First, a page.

2. The other observation I have is that your ability to conduct a successful BC war depends largely on your ability to get cottages / gold / gems in play very early (by successful, I mean you can recover enough from the first to take out the other neighbors). This was mentioned in the guide; however, I'm having problems with the practical application of the concept. My experience has been that the map balancing routines love to give my home cities el-crapo land for cottaging... just enough farmland for miners, and abundant plains / hills within 10 or 15 tiles. I then find myself wondering how to respond to this... occasionally I can find enough gold or gems to make the war a success, but more often I find myself with seemingly no good options other than maybe delaying the war for Calendar (I had somewhat close Calendar resources on this map) or building a dedicated coastal city just for the sea commerce (as a Financial leader). All of these delay my war effort while the AI is building more cities. Inspired by some of the ALC threads, you notice my Chariot posed to nab one of Egypt's two workers and go on a pillage fest. Egypt had a scout spy watching all my moves :scan: so I figured pillage now and build axes while I pillage.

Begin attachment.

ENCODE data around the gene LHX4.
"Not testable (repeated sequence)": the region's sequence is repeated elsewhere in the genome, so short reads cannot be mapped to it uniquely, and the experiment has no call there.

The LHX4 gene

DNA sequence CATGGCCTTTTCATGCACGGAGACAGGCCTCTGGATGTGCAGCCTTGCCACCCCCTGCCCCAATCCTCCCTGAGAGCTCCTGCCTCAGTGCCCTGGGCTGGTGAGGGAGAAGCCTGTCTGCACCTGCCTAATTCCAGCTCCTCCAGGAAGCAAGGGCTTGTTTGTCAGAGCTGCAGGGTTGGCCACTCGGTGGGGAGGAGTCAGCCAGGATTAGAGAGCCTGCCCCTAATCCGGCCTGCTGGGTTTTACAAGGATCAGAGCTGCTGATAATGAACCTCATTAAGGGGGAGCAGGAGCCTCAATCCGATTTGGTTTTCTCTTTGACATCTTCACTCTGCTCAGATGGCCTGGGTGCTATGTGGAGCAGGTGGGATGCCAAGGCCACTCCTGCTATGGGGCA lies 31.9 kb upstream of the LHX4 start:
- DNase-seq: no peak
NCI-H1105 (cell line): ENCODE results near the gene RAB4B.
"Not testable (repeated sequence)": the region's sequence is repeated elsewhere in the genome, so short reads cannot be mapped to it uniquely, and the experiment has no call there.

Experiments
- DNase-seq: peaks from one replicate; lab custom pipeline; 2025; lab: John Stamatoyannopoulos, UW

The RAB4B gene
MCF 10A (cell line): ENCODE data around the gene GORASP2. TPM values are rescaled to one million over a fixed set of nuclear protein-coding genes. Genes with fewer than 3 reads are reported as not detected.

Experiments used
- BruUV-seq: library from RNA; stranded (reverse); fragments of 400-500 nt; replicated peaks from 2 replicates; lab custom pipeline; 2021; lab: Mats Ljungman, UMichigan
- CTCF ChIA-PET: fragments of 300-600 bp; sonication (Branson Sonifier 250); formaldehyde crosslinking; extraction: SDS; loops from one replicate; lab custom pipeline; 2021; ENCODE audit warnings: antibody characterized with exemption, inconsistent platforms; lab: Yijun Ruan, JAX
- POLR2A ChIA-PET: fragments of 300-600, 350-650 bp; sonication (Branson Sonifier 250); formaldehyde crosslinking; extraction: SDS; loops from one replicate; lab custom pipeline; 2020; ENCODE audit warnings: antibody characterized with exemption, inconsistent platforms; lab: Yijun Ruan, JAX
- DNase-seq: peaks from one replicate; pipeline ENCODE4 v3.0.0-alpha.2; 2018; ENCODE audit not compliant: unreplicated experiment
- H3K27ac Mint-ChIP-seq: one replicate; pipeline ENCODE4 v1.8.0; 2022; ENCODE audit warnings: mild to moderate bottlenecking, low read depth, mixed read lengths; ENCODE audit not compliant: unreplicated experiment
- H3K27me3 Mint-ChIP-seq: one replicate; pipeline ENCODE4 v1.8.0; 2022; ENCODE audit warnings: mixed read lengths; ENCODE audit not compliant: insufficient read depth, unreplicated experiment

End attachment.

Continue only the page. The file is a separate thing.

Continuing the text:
I actually pulled the trigger on this and killed Ramses by 1200BC... obviously it wasn't a quick war (I had nothing but a few pillage troops when I started), and I concluded it with my economy in the tank... I then founded a city east of Timbuktu to claim the gold, but it wasn't enough to help me recover. Catherine (currently just beyond the top banana resource in the big map below) expanded all the way into the jungle just north of Djenne by 5 BC and it was essentially game over... she popped Feudalism from the Oracle (and had six cities) and I was still at four (including Thebes) researching Code of Laws / Calendar at a rather slow tech rate... even with deficit research from war booty.

    Immediately after capturing Thebes, there was a moment when both Catherine and Lincoln shared Buddhism, but were still Cautious towards each other. I wanted to pillage both of them, but I was scared to take on either when my economy was in such lousy shape (and such a huge jungle between us). With a good economy I could do it...